South Korean Foreign Minister Ban Ki-moon has warned North Korea that a nuclear test would pose a serious international threat.
South Korea has increased its monitoring of the North
But Mr Ban said that while officials were keeping a close watch on the North's activities, a nuclear test was viewed only as a possibility.
Last week US media said officials had observed suspicious activity at a suspected nuclear test sight.
Tensions remain high in the wake of Pyongyang's missile tests in July.
North Korea provoked international concern when it launched seven missiles, including a new long-range weapon capable of hitting parts of the US.
Multilateral talks aimed at persuading the North to give up its nuclear ambitions are currently deadlocked, with no sign of willingness from the North to engage in dialogue.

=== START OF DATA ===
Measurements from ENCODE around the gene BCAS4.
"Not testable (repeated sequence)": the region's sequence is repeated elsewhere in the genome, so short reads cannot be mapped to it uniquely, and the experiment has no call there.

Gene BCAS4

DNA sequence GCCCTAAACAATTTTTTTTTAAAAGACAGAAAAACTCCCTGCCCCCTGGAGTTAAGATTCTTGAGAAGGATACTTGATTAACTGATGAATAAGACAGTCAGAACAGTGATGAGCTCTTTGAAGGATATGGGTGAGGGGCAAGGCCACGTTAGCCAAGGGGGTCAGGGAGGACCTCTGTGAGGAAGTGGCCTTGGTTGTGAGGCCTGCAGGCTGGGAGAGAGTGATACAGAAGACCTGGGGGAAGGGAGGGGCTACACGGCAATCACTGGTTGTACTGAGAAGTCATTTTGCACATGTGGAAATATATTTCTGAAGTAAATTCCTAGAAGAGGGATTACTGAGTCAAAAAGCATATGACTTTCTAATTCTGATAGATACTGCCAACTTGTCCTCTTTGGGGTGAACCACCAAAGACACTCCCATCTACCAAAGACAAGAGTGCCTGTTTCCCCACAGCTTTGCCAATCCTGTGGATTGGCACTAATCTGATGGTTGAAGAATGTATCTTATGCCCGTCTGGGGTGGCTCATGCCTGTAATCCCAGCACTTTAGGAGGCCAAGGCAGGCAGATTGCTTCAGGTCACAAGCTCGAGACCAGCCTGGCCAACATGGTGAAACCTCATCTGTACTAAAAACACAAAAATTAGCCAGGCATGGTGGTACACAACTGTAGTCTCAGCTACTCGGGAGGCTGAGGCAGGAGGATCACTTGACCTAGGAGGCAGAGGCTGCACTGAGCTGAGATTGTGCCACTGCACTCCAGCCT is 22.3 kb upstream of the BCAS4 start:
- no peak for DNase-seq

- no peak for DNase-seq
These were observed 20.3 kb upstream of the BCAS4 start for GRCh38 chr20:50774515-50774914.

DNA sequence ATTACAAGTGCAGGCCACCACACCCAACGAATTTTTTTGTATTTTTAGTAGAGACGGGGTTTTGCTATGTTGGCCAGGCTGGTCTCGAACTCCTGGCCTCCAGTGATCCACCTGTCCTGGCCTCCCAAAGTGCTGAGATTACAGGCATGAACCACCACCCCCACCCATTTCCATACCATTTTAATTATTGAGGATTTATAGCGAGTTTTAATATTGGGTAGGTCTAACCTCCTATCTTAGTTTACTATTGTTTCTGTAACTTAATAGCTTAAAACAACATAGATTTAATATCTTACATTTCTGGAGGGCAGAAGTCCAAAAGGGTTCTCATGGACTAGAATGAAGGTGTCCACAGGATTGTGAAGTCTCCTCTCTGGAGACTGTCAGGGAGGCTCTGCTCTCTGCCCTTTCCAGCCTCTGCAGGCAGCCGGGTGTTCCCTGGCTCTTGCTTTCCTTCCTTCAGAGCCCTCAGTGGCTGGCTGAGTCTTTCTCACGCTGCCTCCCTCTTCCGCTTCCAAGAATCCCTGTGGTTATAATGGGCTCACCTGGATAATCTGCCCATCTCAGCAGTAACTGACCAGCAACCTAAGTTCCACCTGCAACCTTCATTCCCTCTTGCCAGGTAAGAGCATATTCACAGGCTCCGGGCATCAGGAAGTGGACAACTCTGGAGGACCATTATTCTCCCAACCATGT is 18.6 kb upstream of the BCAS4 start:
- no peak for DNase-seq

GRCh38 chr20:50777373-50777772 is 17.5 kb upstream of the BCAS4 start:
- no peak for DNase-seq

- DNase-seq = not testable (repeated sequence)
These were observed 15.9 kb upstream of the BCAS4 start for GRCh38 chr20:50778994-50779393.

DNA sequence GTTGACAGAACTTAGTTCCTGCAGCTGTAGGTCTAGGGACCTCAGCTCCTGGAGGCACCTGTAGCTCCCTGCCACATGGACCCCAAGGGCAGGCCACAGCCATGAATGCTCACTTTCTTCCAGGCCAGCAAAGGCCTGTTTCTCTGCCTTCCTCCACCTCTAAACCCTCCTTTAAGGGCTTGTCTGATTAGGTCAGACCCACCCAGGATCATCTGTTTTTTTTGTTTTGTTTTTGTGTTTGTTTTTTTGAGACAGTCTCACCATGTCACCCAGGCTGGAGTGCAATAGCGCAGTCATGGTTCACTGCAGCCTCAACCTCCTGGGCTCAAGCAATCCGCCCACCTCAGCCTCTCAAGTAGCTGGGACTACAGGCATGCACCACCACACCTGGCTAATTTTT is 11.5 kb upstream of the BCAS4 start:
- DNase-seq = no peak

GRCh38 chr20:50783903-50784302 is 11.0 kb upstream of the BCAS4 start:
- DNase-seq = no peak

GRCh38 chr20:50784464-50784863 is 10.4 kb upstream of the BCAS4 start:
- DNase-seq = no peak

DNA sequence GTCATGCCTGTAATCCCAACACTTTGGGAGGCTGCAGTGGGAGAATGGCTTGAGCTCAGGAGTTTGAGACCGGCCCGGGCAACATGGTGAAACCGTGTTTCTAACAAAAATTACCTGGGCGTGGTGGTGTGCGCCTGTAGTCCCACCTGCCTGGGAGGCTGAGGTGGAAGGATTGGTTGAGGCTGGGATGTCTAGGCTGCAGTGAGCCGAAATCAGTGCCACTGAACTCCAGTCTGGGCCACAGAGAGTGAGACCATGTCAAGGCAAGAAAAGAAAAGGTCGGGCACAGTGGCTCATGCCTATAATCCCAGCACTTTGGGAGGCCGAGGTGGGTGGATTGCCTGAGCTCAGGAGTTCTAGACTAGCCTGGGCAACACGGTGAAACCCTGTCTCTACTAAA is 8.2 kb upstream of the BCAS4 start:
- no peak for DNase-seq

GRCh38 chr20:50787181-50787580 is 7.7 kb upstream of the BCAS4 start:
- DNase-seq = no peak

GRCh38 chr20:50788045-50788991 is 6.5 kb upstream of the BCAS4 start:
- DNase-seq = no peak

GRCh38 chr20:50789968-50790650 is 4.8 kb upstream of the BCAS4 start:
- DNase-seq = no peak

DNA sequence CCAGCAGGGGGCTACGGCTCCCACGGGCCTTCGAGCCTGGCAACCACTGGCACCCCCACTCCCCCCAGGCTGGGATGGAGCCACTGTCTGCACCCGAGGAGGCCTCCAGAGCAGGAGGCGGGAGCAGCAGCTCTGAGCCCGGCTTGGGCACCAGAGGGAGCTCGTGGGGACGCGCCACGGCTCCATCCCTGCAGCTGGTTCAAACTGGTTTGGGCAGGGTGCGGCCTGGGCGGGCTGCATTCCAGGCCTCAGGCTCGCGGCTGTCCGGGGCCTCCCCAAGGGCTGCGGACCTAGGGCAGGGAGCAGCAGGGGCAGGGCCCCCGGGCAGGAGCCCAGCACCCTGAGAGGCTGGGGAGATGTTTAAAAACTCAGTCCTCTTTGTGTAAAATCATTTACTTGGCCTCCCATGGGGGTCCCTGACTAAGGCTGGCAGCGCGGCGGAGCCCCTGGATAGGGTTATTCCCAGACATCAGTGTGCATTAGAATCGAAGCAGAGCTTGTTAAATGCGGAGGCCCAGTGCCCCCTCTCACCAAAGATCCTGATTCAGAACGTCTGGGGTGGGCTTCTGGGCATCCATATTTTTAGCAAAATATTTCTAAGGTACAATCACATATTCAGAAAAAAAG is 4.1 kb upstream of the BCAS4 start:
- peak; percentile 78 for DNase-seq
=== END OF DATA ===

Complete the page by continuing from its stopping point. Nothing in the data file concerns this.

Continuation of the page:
'Far more serious'
Mr Ban told reporters a North Korean nuclear test would have serious consequences.
"If North Korea conducts a nuclear test, it would be a far more serious situation than the missile tests, something that would shake the foundation of international non-proliferation efforts and pose a very serious threat," he said.
But more information was needed, he added.
"So far, it is seen as a matter of possibility, and related countries are sharing intelligence and keeping a close eye on the North's activities."
Last week's report by ABC news quoted an unnamed State Department official as saying a nuclear test was a "real possibility", based on observations by intelligence officials of vehicle movement at the suspected underground test site.
Some officials have played down the report and South Korea said last week there was no clear evidence of an impending test.
But Seoul has increased personnel at a seismic monitoring centre, which could detect tremors that indicate a nuclear explosion.
North Korea has claimed to have nuclear weapons, but is not yet known to have tested one.